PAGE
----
What is Modern Physics

Every physical system could be characterized by its length and size of time it taken for processes taking place within it to evolve. This is as true of the electrons circulating about the nucleus of the atom as it is of a chain of mountains growing up over the ages.
  

What is Modern PhysicsModern physics is a rich area including decisive experiments performed in the early part of the 20th century and newest research that has offered us a deeper knowing of fundamental procedure in nature. In conjunction with our expanding understanding of the physical world, a burgeoning technology has resulted in the development of lasers, solid state devices and numerous other innovations.

Modern Physics have branches such as nuclear energy, electronics, quantum theories and telecommunications which have recently been developed while classical physics contains theories that are generally before the 1970's like pressure, measurements, electricity and so on.

Father of Modern Physics

A number of scientists might be regarded as worthy of the name 'the father of physics' because of their noteworthy contributions and findings in the field.

Among those big names are:

Isaac Newton

Albert Einstein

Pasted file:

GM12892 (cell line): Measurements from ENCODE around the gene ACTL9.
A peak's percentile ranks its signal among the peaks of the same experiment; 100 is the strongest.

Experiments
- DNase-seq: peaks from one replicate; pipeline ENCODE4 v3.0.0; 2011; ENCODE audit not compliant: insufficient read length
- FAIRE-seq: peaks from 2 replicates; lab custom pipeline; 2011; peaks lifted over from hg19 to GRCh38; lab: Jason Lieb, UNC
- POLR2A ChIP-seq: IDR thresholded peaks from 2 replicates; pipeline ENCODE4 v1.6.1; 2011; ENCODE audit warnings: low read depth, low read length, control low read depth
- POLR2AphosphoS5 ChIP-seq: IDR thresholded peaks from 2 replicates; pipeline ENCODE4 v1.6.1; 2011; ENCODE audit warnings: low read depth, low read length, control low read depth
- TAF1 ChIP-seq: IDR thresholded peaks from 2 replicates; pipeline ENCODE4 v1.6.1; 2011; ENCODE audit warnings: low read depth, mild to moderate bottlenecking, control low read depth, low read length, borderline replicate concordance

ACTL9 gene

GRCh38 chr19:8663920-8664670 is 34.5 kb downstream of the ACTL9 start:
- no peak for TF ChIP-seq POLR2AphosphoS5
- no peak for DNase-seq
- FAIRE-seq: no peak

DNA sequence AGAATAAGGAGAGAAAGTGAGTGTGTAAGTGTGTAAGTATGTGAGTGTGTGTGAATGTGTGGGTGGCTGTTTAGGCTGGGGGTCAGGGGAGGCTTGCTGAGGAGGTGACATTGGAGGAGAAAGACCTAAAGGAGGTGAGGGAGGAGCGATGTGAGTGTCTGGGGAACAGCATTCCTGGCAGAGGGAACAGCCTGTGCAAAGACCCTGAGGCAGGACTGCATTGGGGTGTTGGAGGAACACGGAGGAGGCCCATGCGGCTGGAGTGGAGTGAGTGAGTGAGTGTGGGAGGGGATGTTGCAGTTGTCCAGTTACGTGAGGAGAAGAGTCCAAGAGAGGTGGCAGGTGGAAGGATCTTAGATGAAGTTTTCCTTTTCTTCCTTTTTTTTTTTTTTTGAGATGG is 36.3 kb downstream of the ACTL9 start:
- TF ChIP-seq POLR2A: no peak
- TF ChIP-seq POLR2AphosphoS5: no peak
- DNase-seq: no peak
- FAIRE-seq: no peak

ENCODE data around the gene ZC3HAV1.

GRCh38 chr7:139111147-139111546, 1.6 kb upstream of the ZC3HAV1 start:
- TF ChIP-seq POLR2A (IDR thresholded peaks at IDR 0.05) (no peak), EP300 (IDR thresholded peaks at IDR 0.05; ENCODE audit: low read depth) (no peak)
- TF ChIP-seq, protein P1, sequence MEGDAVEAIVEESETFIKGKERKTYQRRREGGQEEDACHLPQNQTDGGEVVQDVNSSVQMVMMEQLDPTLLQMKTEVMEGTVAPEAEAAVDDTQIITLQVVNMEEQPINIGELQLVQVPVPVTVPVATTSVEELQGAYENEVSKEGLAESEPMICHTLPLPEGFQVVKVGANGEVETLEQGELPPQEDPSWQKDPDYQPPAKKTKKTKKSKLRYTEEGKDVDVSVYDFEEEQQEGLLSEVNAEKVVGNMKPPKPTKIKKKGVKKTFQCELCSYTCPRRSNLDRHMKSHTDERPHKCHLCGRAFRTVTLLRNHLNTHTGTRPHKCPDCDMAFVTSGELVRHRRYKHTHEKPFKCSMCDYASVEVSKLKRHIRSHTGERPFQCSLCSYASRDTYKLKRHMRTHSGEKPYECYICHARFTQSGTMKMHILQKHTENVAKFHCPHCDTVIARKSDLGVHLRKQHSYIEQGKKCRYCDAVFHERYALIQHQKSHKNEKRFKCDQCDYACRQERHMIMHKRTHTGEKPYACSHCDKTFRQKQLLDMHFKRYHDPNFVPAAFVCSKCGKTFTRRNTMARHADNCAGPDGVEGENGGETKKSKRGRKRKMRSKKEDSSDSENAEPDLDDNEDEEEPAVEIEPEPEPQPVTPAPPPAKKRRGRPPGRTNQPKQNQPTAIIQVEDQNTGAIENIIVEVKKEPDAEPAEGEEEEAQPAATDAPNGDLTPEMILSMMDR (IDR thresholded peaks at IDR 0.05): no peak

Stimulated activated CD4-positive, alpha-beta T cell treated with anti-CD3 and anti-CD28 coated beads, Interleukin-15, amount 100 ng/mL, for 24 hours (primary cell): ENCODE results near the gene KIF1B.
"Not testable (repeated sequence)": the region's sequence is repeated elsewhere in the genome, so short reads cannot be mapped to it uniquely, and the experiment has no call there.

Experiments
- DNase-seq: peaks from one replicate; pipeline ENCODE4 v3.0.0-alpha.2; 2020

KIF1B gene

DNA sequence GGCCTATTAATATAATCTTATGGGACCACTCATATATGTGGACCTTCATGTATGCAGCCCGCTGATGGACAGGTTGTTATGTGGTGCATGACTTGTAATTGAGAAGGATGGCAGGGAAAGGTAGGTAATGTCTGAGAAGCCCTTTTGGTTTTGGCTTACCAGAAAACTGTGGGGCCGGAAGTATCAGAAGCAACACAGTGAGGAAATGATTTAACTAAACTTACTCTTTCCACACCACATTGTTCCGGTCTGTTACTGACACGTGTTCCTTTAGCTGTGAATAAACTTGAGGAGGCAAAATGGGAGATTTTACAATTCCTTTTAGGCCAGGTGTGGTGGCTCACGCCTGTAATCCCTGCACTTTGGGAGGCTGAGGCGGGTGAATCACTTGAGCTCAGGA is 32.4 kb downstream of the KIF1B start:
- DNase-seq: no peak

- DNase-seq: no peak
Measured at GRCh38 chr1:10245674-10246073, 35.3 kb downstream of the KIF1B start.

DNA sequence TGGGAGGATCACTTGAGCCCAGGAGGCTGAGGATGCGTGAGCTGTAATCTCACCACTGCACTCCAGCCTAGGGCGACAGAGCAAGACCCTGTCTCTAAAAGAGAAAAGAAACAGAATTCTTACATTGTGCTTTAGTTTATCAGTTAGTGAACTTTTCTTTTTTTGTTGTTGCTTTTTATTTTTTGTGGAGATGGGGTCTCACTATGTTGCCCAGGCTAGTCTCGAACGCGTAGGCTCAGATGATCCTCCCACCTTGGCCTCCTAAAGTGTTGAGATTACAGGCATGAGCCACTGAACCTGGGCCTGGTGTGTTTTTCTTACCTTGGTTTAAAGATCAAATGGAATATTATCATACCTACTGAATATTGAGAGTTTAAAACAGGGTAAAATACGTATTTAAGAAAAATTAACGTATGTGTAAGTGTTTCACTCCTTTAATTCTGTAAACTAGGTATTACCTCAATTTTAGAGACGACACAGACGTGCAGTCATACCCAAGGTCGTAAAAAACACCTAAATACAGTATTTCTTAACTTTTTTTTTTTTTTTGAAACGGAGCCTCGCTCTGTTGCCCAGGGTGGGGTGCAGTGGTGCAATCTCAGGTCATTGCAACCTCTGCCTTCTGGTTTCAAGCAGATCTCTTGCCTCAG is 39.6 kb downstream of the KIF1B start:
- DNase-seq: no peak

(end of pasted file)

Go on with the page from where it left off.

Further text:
Galileo Galilei

Thales of Miletus 

The father of modern physics. The facts is that our knowing of physics probably would not be as deep and well formed if it was not for the incredible work of all the men mentioned above.

If you are of the opinion that the father of physics should be the very first person to delve into the field, then Thales of Miletus could be a strong contender. He is widely viewed as the very first philosopher of Ancient Greece and is in charge of the first documented observances on the nature of matter. He have also been the first individual able to predict a solar eclipse.

Modern Physics for Dummies

Modern Physics is among the oldest academic disciplines, perhaps the earliest through its inclusion of astronomy. Over the last two millennia, physics had been a part of natural philosophy along with chemistry, specific branches of biology and mathematics, but throughout the Scientific Revolution in the seventeenth century, the natural sciences emerged as special research programs in their own right.

Modern Physics intersects with numerous interdisciplinary regions of research, for example quantum chemistry and biophysics and the boundaries of physics are not rigidly described. New ideas in physics frequently explain the basic mechanisms of other sciences while opening fresh avenues of research in areas including philosophy and mathematics.

Physics also makes significant contributions via advances in new technologies which arise from theoretical breakthroughs. For instance, improvements in the understanding of nuclear physics or electromagnetism led straight to the progression of new products that have dramatically transformed modern-day society, including computers, television, nuclear weapons and domestic appliances; advances in thermodynamics resulted in the progression of industrialization and advances in mechanics inspired the development of calculus.